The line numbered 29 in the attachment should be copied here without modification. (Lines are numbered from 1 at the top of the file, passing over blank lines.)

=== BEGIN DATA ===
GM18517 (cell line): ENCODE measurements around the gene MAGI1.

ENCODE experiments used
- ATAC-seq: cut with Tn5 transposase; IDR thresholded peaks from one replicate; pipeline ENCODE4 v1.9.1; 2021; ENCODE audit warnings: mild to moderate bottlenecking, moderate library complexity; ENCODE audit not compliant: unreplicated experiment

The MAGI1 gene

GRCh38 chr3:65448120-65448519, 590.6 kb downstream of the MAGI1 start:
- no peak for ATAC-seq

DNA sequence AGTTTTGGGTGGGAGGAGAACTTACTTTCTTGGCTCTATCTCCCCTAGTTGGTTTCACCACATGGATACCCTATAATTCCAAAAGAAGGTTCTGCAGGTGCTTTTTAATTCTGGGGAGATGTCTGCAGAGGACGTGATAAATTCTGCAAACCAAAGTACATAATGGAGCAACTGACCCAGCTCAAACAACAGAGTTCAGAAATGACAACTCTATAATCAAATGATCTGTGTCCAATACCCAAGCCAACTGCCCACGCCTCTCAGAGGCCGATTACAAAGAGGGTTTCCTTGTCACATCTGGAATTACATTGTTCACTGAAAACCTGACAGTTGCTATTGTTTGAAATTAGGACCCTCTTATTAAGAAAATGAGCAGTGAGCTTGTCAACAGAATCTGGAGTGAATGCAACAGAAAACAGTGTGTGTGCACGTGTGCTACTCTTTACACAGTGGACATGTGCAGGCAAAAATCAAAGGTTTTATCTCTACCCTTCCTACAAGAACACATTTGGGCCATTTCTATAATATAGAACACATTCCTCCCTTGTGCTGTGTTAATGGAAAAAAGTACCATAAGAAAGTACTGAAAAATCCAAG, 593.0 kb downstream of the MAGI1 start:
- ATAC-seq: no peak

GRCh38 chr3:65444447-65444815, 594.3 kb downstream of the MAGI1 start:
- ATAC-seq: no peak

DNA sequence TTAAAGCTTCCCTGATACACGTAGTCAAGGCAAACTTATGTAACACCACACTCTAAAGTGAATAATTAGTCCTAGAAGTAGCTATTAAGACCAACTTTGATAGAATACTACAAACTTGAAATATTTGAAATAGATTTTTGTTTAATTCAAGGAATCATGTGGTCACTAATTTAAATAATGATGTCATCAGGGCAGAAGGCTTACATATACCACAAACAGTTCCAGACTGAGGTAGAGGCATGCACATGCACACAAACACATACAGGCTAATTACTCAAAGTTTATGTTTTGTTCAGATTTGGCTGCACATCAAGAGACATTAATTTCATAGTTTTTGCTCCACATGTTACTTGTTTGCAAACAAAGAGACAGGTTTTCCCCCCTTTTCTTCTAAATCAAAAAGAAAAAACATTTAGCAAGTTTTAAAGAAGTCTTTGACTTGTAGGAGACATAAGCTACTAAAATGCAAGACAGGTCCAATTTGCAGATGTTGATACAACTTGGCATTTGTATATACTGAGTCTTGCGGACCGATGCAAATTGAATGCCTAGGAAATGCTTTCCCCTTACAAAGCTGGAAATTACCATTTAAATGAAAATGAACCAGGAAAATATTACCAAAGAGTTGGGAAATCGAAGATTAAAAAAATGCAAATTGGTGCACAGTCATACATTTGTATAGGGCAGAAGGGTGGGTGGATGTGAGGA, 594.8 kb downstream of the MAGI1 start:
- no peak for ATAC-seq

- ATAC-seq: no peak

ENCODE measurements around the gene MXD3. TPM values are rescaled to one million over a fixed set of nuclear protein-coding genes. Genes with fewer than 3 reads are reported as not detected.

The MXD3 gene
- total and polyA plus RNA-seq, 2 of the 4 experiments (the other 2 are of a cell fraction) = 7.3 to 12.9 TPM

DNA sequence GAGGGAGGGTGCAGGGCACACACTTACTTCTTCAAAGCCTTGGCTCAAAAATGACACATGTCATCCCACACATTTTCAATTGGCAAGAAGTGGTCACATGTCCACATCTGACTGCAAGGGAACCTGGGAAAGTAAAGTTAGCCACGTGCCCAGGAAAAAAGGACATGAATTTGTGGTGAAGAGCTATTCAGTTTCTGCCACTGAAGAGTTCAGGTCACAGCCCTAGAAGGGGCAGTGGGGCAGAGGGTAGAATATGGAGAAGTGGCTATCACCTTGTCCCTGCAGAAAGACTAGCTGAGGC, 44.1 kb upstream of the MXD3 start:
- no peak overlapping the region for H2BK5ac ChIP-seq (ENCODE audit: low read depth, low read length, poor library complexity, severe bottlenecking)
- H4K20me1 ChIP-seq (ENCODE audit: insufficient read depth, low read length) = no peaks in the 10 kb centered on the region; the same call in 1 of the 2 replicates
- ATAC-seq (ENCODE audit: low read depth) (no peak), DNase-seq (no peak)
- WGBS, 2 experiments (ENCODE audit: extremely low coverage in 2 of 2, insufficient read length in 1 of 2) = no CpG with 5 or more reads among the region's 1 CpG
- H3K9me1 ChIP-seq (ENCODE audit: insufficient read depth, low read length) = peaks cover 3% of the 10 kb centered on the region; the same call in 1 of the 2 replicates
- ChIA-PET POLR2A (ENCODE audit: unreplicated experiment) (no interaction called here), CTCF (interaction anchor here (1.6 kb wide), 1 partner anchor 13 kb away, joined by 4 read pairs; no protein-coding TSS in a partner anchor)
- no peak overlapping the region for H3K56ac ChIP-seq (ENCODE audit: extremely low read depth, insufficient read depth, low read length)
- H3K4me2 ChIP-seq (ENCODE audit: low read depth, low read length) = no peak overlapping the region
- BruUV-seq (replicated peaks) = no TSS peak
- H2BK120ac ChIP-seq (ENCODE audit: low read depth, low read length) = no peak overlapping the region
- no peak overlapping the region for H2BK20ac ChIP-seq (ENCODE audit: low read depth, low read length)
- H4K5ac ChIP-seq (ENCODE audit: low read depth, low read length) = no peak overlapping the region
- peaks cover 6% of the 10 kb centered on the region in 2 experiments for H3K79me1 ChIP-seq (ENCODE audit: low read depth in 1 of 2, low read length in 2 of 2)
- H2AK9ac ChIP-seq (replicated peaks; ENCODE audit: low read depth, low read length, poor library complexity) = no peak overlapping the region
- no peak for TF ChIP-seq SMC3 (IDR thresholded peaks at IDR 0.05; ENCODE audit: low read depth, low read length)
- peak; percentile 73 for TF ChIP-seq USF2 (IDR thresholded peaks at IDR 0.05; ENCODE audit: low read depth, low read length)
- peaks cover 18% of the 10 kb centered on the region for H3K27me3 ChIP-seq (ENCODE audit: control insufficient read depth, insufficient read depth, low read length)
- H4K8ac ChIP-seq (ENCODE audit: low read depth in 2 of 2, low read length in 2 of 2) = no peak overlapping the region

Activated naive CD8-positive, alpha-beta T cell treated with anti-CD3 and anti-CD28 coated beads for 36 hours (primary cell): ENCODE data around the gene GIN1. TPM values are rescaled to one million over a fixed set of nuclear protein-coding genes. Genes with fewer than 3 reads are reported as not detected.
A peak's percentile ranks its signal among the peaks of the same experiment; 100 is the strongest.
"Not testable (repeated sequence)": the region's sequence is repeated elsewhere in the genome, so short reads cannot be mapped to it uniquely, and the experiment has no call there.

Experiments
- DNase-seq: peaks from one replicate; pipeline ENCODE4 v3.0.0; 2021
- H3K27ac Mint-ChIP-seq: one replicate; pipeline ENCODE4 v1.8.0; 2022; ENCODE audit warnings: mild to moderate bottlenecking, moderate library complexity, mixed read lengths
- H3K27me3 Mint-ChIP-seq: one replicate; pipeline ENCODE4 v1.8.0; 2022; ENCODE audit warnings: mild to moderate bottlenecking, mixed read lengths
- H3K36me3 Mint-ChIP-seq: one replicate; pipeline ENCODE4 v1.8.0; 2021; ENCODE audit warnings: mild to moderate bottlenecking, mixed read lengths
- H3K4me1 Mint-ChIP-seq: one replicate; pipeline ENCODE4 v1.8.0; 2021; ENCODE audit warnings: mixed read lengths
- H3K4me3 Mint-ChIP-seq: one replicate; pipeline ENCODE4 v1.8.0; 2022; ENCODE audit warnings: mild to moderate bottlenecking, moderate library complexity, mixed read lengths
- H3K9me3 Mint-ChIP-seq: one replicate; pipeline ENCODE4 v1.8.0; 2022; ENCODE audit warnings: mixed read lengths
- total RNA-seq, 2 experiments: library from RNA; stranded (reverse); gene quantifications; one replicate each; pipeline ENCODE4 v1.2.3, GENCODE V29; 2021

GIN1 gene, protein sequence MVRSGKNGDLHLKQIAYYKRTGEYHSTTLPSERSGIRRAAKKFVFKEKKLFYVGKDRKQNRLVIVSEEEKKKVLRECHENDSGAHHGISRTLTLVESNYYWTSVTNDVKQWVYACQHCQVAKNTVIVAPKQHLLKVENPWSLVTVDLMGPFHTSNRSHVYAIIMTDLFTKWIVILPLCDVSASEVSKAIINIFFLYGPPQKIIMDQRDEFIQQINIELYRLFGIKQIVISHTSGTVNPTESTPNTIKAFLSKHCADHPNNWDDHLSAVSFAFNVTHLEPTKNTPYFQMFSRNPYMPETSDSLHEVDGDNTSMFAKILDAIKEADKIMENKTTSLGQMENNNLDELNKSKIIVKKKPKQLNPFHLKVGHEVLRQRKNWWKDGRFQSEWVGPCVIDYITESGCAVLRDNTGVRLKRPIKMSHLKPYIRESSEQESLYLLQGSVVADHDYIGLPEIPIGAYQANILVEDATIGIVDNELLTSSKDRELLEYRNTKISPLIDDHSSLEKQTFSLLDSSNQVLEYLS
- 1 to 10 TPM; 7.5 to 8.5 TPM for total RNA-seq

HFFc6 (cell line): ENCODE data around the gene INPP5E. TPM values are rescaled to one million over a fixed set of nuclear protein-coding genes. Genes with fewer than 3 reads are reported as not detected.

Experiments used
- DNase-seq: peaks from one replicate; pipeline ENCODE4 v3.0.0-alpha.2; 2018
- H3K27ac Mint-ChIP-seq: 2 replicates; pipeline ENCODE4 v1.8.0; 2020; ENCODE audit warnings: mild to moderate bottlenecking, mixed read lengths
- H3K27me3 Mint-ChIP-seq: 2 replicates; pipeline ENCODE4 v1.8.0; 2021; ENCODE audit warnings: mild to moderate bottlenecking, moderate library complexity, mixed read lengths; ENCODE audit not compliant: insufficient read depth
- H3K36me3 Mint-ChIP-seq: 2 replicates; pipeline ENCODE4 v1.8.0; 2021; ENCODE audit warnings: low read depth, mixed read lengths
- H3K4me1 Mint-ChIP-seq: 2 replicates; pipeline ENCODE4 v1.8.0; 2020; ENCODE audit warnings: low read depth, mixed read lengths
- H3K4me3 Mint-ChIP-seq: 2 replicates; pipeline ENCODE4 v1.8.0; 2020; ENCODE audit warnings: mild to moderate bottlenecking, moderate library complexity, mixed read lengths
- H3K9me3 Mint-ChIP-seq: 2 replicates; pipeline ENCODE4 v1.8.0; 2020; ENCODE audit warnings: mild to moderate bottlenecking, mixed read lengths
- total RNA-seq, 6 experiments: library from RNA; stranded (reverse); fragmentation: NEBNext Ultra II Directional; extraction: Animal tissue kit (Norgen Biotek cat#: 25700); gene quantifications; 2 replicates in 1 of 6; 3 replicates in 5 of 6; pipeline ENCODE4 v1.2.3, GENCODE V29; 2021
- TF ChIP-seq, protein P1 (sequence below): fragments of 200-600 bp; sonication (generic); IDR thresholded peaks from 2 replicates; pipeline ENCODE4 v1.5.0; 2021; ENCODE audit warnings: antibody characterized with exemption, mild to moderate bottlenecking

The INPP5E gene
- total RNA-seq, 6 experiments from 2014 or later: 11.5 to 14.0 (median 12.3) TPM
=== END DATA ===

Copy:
- H4K5ac ChIP-seq (ENCODE audit: low read depth, low read length) = no peak overlapping the region